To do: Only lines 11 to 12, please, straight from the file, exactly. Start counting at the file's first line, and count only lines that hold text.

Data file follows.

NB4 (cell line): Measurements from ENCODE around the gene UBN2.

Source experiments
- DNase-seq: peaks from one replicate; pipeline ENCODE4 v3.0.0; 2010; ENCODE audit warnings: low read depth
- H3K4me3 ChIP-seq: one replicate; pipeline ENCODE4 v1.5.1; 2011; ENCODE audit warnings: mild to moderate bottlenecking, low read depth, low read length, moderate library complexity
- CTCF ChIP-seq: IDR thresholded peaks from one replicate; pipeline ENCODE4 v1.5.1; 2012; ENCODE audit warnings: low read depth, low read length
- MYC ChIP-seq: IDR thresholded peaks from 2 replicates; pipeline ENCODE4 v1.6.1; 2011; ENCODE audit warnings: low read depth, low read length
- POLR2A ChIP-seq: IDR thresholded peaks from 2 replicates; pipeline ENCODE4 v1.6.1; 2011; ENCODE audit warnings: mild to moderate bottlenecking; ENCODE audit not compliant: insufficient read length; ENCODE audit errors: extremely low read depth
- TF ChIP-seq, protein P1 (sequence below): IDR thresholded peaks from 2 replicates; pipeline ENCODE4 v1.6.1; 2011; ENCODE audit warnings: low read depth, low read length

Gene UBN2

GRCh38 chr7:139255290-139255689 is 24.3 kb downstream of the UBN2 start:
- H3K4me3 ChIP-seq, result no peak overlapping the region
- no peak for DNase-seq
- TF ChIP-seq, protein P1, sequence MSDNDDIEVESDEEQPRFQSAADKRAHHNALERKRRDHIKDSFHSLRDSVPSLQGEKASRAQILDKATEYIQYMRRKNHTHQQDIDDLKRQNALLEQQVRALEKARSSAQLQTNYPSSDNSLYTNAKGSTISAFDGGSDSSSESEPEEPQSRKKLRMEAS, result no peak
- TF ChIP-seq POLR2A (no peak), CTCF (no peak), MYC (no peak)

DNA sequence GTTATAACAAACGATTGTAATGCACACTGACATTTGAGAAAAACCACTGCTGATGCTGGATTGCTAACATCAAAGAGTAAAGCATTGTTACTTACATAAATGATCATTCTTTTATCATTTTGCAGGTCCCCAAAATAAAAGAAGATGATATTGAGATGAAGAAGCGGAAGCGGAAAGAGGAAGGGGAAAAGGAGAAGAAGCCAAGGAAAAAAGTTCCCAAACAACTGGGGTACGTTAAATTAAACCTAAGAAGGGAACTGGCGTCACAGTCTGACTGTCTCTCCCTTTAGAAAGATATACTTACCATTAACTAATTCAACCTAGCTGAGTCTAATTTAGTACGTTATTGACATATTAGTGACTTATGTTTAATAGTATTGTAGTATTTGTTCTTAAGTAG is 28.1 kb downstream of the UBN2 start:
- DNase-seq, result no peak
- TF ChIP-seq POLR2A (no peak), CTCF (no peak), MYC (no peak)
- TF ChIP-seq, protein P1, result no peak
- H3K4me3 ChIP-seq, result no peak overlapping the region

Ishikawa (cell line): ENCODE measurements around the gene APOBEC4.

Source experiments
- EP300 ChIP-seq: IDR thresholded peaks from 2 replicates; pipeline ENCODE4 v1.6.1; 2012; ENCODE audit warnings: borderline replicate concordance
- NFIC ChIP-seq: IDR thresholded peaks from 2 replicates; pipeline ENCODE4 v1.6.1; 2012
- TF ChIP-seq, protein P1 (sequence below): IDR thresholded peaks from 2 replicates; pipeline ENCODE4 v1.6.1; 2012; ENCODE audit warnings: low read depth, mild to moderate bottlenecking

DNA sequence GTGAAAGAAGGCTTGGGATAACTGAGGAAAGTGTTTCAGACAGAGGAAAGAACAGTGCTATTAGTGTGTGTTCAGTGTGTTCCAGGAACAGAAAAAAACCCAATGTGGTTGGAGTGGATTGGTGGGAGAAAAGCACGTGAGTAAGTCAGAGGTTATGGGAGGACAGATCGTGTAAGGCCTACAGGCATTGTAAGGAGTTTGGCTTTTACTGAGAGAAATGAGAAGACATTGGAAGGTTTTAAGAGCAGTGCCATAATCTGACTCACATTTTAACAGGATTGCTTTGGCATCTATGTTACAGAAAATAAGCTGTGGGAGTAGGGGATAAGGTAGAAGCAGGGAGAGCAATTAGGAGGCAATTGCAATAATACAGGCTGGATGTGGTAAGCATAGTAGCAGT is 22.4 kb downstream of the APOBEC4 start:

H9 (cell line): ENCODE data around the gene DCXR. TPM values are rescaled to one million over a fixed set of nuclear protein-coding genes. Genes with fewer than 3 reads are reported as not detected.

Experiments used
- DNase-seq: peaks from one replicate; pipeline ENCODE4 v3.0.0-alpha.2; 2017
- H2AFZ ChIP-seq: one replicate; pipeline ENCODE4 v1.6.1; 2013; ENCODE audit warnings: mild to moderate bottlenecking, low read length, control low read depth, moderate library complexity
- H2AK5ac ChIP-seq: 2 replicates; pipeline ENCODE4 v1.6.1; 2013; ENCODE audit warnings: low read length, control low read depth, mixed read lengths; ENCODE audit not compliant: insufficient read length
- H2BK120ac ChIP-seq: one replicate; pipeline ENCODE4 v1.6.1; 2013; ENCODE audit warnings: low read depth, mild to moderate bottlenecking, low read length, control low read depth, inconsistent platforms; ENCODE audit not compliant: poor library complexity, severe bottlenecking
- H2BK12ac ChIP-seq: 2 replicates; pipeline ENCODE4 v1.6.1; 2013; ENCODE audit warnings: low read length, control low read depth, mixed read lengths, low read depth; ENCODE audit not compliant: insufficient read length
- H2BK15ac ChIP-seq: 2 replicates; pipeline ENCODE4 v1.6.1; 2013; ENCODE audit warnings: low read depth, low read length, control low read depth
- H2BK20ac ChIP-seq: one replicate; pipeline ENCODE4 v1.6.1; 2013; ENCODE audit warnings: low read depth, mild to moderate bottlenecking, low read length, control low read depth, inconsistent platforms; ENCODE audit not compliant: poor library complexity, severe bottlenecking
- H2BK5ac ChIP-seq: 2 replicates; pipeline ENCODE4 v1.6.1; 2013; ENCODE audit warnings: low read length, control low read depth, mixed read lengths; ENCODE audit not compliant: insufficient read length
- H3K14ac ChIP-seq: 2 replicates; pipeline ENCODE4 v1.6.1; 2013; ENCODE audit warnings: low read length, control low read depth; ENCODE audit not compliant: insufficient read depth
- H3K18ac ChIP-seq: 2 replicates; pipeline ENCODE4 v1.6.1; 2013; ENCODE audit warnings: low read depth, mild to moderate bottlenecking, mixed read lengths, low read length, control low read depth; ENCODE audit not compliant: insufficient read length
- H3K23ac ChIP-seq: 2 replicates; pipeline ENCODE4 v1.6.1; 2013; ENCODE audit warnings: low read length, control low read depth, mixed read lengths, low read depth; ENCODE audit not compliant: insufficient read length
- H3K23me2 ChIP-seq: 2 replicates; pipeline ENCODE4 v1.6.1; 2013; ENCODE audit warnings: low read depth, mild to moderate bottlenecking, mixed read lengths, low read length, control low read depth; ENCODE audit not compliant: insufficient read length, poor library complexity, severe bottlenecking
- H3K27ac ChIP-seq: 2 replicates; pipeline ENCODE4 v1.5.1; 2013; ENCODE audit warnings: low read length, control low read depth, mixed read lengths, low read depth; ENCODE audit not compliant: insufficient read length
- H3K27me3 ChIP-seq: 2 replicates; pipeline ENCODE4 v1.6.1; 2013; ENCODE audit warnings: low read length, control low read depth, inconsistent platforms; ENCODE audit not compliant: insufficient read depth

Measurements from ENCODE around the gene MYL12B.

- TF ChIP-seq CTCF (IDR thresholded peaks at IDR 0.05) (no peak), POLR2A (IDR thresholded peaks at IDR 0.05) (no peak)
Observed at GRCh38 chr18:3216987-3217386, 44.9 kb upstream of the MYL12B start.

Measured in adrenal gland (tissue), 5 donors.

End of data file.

- H3K4me3 ChIP-seq, result no peak overlapping the region
- no peak for DNase-seq